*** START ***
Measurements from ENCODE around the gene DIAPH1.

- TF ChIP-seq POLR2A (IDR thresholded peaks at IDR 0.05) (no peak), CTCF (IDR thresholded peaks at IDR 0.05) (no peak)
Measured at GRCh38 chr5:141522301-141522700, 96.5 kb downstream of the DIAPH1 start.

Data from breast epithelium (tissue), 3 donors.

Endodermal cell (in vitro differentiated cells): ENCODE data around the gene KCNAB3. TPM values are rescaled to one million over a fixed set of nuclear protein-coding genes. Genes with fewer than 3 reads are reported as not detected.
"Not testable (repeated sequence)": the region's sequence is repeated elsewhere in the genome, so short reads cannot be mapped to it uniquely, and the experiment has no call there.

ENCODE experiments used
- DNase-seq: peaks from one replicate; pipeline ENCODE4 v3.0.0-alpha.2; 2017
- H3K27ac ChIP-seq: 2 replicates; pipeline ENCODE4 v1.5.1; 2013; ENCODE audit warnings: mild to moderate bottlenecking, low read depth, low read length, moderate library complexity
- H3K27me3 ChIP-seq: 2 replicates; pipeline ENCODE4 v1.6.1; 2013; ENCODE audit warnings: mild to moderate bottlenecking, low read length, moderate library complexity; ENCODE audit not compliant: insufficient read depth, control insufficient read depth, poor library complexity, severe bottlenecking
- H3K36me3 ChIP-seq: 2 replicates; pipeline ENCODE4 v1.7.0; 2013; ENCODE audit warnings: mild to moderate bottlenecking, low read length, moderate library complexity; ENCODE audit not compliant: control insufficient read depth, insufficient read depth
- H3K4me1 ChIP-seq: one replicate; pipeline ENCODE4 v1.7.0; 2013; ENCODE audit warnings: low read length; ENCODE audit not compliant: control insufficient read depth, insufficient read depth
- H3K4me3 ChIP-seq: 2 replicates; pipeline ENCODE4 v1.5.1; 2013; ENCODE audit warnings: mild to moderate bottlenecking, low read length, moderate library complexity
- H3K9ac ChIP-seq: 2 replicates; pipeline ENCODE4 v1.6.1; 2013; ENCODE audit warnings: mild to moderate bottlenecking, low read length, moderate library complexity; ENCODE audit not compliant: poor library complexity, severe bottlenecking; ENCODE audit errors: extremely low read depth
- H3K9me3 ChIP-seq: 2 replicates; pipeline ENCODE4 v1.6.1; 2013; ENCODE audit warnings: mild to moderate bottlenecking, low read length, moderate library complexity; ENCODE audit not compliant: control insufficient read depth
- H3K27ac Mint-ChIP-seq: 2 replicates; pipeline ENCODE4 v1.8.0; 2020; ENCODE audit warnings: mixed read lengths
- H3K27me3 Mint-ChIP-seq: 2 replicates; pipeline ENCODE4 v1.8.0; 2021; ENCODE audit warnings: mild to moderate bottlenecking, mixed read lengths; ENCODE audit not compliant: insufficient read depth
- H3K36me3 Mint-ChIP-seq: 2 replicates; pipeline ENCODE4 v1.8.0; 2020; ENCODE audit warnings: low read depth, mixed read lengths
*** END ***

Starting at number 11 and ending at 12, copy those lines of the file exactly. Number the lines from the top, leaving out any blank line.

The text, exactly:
- H3K36me3 ChIP-seq: 2 replicates; pipeline ENCODE4 v1.7.0; 2013; ENCODE audit warnings: mild to moderate bottlenecking, low read length, moderate library complexity; ENCODE audit not compliant: control insufficient read depth, insufficient read depth
- H3K4me1 ChIP-seq: one replicate; pipeline ENCODE4 v1.7.0; 2013; ENCODE audit warnings: low read length; ENCODE audit not compliant: control insufficient read depth, insufficient read depth